What happens at Christmas? For many, it is when you buy an Advent Calendar, open the appropriate date, eat the chocolate and read a question. The best from last year, that I read, was:
"Who is the warmest athlete at Christmas?
Answer: a long jumper!"
But, of course, as this service reminds us, it is not just the season for Advent Calendars and keeping warm. It is the time when we are to remember what happened two thousand years ago. And that was the greatest miracle in the history of our entire universe.
Our first reading summarized it for us:
"the Word became flesh and dwelt among us, and we have seen his glory, glory as of the only Son from the Father, full of grace and truth" (John 1.14).
The Apostle John is there referring to Three Amazing Facts About God. So, first let's consider those facts. They are all in the opening words of this remarkable chapter 1 of John's Gospel.
"In the beginning was the Word, and the Word was with God, and the Word was God. He was in the beginning with God."
But by way of introduction I need to say this. John was known as "the disciple whom Jesus loved". So he could make those stupendous claims after living and working with Jesus at close quarters for three years. He, as the other disciples, had gradually come to see, on good evidence, how true those claims were.
For John, his great moment of truth – the ultimate evidence for him - was on the first Easter Sunday. That was when he and Peter visited Jesus' tomb after Jesus' cruel crucifixion on the Friday. They both then saw, in the tomb, the grave cloths of Jesus still lying there. And John himself tells us that seeing those cloths containing no corpse, convinced him that Jesus had truly risen from the dead. And there was confirmation later that day. For Jesus, through locked doors, and, yes, with a body, but supernaturally transformed, met with John and the other disciples. So it is, with years of Christian reflection, experience and persecution, as an older man he tells us these three amazing facts.
Fact one: "in the beginning was the Word [the divine Word]".
So the one who became the baby in Bethlehem, we have been singing about, was there before time began and before the creation of anything – so before this universe or any other possible universes. But then this universe of space and time was created, with all its wonderful sub-microscopic universes. However, John 1 verse 3 tells us that he, the one now a baby in Bethlehem, was God's agent in that creation:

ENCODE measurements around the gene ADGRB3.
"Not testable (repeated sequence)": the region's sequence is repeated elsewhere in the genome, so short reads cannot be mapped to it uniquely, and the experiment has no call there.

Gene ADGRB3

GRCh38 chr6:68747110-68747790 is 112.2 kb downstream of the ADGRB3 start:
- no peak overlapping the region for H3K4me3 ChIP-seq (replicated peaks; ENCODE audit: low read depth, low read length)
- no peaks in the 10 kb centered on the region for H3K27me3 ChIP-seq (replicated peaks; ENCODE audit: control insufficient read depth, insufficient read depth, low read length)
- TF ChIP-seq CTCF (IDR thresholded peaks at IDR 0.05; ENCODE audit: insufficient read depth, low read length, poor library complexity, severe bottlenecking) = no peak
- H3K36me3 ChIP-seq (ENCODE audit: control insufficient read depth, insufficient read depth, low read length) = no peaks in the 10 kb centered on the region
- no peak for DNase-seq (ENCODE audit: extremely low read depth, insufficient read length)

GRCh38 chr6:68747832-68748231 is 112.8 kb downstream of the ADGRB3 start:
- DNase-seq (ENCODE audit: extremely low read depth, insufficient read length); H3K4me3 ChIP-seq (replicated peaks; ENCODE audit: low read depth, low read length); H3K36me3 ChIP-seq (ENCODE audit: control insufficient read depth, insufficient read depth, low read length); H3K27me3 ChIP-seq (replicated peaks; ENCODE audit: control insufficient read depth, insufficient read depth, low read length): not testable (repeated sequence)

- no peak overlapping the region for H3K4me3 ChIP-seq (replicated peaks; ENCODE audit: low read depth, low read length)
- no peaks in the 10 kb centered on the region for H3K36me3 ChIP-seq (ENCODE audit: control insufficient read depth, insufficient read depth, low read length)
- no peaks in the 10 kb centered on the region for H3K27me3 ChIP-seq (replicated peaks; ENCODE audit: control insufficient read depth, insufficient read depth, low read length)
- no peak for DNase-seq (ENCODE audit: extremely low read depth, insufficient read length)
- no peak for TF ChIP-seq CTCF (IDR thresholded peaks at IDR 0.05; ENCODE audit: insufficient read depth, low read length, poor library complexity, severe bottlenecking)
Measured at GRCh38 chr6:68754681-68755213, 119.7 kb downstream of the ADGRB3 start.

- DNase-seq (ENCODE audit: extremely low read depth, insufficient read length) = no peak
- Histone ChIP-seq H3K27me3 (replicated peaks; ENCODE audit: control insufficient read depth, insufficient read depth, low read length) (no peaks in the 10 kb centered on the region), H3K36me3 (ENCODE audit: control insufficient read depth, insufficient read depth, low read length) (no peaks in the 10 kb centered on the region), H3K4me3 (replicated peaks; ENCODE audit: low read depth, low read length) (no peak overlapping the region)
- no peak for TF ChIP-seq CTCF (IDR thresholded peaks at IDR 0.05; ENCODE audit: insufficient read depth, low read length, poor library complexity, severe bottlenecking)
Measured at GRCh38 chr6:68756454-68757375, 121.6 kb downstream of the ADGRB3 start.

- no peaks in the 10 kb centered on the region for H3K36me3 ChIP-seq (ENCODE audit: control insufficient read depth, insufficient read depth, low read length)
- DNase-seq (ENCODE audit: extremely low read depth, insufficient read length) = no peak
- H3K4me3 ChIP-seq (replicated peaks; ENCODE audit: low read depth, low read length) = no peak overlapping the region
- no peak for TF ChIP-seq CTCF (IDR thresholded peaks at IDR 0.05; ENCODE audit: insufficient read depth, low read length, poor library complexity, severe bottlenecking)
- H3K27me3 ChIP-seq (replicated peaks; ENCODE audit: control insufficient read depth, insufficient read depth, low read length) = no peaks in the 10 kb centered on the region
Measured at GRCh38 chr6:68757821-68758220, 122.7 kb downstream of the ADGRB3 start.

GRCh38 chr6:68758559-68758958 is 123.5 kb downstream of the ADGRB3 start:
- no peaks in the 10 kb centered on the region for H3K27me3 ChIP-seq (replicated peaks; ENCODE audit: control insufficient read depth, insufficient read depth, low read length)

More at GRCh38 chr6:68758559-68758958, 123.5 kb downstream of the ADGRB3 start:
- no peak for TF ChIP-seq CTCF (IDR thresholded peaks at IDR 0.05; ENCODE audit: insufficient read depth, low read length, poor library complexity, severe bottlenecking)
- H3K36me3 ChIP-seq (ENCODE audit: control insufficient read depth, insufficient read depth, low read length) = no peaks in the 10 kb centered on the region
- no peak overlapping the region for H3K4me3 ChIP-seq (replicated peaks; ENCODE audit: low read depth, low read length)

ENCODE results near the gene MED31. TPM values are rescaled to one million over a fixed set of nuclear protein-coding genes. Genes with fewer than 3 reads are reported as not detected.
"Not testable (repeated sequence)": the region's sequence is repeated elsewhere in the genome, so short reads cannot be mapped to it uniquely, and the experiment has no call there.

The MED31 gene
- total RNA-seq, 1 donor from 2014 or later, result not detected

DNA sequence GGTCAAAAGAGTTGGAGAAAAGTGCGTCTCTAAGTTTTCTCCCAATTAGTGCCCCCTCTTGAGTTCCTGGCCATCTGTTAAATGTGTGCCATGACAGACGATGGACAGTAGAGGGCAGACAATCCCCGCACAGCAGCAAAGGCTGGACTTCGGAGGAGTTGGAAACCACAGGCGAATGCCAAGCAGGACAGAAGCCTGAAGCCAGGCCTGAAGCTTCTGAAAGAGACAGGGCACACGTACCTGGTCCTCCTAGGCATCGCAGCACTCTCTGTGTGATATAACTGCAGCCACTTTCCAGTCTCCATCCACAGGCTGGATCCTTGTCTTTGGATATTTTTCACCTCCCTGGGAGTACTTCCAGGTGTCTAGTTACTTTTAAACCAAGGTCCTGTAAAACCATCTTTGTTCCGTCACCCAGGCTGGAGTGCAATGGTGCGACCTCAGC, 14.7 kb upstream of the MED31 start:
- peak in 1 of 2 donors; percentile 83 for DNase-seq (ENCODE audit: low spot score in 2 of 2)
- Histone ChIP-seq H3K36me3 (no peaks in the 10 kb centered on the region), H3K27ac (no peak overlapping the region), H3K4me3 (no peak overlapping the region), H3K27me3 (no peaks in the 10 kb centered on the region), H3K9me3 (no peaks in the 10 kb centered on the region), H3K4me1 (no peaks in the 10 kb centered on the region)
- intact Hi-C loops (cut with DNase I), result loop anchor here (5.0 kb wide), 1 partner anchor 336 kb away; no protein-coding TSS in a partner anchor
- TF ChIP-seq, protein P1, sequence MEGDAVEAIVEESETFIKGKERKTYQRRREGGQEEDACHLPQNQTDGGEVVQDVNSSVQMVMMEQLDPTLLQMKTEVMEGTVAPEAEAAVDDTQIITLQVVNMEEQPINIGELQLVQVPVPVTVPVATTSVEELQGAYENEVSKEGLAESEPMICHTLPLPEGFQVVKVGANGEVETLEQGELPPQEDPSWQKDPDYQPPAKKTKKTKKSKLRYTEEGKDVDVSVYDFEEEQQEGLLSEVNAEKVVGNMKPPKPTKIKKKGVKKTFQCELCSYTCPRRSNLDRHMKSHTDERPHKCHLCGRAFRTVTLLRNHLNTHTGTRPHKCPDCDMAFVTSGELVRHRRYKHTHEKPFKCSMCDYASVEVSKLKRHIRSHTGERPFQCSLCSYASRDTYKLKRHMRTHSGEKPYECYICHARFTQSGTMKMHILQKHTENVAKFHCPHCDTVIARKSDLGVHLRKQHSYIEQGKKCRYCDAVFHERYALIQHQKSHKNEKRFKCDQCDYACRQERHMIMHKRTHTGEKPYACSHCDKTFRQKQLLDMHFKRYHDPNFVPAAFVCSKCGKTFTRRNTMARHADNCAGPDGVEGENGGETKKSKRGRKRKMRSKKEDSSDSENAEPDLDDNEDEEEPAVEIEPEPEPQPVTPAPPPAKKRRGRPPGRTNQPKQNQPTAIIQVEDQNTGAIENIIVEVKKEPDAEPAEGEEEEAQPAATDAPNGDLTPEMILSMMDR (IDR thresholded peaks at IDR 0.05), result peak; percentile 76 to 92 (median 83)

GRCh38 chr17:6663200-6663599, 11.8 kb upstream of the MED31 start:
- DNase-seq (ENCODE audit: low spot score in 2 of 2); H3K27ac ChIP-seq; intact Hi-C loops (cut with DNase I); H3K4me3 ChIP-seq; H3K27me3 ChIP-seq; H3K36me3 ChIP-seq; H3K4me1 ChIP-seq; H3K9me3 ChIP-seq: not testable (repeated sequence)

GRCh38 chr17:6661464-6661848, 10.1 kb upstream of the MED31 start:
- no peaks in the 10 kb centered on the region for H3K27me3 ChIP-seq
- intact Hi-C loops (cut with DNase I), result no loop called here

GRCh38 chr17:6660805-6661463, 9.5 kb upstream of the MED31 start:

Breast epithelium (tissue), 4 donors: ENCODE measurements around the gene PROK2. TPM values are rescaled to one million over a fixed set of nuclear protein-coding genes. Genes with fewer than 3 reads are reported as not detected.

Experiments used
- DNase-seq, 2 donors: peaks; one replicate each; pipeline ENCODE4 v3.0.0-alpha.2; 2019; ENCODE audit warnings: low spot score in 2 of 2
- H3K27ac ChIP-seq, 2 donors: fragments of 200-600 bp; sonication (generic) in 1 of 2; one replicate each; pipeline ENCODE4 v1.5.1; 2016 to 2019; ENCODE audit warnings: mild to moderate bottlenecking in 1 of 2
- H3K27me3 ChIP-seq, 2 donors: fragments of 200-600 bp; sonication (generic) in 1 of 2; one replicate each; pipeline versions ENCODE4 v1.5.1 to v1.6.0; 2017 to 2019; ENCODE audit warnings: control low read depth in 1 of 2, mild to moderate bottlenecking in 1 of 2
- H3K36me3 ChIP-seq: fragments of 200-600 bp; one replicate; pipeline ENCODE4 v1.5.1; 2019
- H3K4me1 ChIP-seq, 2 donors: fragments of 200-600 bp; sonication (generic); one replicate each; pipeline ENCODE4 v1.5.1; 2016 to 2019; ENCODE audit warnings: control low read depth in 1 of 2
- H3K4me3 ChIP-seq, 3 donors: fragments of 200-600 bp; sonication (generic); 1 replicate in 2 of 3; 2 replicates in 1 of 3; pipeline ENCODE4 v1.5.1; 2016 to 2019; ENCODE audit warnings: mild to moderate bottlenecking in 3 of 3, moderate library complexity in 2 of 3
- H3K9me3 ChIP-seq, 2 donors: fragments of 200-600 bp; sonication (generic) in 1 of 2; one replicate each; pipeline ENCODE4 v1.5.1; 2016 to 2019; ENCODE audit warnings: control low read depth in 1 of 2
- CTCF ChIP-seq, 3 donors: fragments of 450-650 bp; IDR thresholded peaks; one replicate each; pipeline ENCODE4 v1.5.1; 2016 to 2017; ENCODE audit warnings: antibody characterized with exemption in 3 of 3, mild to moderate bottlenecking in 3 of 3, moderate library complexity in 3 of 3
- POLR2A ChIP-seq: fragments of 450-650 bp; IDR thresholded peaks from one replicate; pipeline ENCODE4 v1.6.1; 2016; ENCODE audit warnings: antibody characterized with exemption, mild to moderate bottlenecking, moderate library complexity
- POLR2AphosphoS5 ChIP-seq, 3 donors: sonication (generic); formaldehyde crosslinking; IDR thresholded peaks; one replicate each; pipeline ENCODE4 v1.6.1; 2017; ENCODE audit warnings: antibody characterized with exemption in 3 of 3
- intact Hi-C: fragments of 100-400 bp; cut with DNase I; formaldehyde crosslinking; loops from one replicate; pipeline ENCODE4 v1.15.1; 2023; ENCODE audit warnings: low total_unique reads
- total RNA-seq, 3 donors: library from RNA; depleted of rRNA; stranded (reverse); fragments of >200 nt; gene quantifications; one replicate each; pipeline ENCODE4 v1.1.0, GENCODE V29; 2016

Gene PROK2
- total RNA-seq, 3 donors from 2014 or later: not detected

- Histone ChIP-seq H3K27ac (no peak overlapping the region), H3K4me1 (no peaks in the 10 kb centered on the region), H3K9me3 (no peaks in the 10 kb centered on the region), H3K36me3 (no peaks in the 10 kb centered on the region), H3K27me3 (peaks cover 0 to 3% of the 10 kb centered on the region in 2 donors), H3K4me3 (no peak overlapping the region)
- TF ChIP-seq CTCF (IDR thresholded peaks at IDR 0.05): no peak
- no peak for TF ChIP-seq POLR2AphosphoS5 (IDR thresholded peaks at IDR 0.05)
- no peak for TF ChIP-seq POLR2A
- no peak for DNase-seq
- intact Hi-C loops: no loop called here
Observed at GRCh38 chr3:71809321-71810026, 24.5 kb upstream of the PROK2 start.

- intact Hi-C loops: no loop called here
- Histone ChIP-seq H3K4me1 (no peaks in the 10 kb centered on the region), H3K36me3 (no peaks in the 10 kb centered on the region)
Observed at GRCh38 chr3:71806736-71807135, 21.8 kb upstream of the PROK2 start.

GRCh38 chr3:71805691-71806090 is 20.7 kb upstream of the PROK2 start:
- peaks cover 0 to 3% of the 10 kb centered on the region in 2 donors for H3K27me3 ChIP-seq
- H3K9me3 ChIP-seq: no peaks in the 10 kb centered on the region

"All things were made through him, and without him was not any thing made that was made."
So "in the beginning was the Word" and it was a creative word.
Fact two: (verse 1 still) "and the Word was with God".
That is very important. For the divine Word (now in Bethlehem), as a distinct individual had a relationship with God.
But, fact three – and this is what is utterly staggering – we are told, "the Word was God".
Jesus Christ, the human baby in Bethlehem, was none other than Almighty God himself. So he was both God, but also with God. He was God, but somehow a separate person without there being three Gods!
This is the great mystery of the Holy Trinity (One God, but in three persons, Father, Son and Holy Spirit). As Old Testament Psalm 145 says (verse 3):
"Great is the Lord … and his greatness is unsearchable."
But our gracious God (unfathomable because infinite) gives us sufficient clues to understand as much as we need of all of this. This is one reason why Jesus came that first Christmas. And that is why John introduces Jesus as "the Word". Jesus Christ is "the Word of God".
So do you want to hear God speaking and explaining? Well, listen to Jesus Christ? Where do you find him speaking? Answer: in the Bible where you have Jesus Christ's teaching and what he did, and also the inspired apostolic interpretation of those words and deeds.
Now, secondly, after those three amazing facts about God, John addresses the One Tragic Fact About Our World.